Let’s cut right to the chase. Top half. It’s my tip for Sheffield United this season.
And if even that sounds a bit woolly, well, it’s a reasonably bold statement of confidence in a newly promoted team and, dare I say, well above acceptable.
From what I can discern, United will be bottom half in the wages budget table, without complaint from anyone.
So anything above bottom three on the field will be achievement realistically.
So, top half? Guessing most Blades fan would take it right-away.
But you’d guess a few still wouldn’t because a taste of success creates a thirst for more and the promotion impetus behind a club of United’s size is considerable. The beauty of it, too, is that no-one has a clear idea of how they will fare at the higher level. And how could we?
The bookies are hedging their bets, putting Chris Wilder’s men in middle ground and that’s probably the safest prediction.
At the same time, 9/1 or thereabouts on winning promotion is quite short odds for a team in discovery mode.
The betting companies regard the bigger outfits a little differently to smaller ones and with some justification historically.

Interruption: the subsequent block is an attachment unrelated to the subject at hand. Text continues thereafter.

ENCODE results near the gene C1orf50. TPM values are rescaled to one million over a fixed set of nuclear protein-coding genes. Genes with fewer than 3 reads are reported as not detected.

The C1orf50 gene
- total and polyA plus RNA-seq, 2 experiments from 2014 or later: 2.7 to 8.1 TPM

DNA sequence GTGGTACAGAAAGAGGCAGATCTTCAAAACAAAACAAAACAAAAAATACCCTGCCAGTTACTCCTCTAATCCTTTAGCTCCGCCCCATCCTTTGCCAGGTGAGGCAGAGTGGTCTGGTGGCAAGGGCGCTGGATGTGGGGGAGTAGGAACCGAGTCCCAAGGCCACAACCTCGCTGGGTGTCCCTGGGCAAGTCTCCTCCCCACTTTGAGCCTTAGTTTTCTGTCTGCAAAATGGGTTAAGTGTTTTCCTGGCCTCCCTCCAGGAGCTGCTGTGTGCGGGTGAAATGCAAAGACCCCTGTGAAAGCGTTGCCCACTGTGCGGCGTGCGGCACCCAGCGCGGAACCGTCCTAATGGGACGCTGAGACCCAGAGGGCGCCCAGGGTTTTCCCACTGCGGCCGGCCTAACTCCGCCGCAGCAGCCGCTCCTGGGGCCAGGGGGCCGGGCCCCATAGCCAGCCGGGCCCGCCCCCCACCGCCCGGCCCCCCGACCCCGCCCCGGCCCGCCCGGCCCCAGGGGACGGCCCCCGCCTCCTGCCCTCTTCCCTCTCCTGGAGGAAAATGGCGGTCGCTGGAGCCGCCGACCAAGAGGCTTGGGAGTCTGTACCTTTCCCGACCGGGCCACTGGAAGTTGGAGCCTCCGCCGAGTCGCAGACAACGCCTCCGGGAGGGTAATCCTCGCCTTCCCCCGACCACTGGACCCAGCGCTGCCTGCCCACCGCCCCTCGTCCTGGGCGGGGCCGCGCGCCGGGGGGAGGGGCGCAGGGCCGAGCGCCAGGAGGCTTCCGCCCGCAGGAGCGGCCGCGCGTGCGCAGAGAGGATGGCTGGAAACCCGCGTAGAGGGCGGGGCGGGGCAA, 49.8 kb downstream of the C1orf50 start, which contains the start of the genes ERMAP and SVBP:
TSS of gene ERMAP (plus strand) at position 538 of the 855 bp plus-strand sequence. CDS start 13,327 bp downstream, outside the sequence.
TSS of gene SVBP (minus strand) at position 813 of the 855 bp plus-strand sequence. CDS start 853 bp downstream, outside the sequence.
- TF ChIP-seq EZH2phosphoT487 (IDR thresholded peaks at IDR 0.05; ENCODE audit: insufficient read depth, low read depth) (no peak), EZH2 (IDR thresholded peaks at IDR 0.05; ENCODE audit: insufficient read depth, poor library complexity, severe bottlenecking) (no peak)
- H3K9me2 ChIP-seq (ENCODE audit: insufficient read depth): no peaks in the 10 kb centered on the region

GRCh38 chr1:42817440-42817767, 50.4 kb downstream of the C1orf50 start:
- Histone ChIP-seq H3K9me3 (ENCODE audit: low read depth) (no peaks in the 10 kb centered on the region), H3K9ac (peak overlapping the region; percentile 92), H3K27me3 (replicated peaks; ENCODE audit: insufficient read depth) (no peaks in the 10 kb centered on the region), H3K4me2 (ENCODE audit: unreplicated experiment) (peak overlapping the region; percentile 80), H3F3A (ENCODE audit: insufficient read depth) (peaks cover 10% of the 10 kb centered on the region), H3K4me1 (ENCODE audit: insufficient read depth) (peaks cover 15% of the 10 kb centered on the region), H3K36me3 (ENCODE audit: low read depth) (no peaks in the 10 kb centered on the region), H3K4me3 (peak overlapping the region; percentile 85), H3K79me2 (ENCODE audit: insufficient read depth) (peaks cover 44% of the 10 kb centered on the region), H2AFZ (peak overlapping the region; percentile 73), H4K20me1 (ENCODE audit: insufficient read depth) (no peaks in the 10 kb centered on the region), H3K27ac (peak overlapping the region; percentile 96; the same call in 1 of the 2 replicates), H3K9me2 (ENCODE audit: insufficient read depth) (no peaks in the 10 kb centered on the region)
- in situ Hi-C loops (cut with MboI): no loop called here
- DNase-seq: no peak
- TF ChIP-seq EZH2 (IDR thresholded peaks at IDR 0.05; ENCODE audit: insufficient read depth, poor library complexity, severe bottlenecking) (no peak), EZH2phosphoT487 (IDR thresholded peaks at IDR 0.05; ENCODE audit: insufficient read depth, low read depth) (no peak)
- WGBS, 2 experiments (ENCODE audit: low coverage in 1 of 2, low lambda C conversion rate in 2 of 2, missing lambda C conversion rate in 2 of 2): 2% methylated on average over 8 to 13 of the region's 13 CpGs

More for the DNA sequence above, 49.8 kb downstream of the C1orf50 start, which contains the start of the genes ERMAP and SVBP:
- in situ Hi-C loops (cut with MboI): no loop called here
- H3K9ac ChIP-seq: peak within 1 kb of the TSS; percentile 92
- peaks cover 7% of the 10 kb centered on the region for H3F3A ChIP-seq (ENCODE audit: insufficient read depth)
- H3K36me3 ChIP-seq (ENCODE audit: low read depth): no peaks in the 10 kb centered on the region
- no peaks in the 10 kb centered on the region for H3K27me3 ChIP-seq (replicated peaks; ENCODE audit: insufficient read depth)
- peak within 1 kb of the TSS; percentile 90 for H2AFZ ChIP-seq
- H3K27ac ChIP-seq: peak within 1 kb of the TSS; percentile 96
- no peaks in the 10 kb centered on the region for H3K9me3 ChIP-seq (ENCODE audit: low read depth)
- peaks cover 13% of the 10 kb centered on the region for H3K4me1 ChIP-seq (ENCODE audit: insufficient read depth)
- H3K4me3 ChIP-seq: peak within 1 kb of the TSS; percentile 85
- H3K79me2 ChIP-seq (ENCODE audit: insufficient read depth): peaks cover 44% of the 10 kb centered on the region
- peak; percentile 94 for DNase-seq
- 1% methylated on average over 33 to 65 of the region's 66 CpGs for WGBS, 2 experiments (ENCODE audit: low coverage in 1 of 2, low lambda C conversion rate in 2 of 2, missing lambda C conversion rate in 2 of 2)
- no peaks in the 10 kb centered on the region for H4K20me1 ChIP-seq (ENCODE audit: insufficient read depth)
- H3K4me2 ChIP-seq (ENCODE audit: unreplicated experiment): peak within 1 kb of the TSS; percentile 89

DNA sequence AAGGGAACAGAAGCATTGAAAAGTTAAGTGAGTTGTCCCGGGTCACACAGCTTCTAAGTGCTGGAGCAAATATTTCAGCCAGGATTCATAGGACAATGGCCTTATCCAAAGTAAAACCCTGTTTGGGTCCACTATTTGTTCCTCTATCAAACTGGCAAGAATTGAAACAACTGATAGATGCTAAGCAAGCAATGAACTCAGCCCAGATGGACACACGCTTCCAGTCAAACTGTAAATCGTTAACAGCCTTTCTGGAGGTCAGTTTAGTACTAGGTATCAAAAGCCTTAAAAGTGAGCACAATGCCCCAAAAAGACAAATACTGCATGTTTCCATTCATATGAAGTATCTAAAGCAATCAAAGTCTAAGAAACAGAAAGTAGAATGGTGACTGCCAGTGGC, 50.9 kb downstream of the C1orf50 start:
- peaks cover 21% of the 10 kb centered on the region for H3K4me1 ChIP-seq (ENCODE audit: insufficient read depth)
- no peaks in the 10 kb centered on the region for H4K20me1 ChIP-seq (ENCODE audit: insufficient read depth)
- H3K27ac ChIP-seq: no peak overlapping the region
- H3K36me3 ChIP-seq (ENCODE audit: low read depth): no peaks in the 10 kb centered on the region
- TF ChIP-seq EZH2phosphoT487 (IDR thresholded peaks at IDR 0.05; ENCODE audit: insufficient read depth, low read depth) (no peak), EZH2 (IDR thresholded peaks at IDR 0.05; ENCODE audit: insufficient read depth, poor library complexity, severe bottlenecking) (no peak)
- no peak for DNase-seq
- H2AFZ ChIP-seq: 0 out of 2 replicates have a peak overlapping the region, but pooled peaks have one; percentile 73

They know that, with large support, these clubs can get on a roll. It’s also why I’m going top half but not the only reason.
United’s turnaround under Wilder and Alan Knill has been more a hurricane than a mere wind of change.
The force is still very much with them from last season when they surged to 100 points with 92 goals.
It’s the same group with reinforcements and belief in that dressing room is total.
Respect for the division? Yes. But fear? Completely absent.
You can always look behind words of bravado and sense when apprehension is present. I detect none whatsoever from the manager and players. Only excitement and confidence.
There will be better squads in terms of ability on paper, of course there will be, and maybe a good dozen and more of them. But very few can match United for momentum or the kind of buoyancy from fans that will greet visitors to Bramall Lane.
A second season at higher level can be a different, more exacting proposition.
But Wilder will be determined to turn the first into a free hit – how high can we go? – and that means taking the chance, if it appears, to really push those contenders for the top six.
There are those who’d tell you it’s too early or ideally opportune for United to be doing this and logically they might be right.
But opportunities have to be taken when they happen and Wilder won’t countenance a mindset of simply avoiding relegation.
Let’s see where that takes them.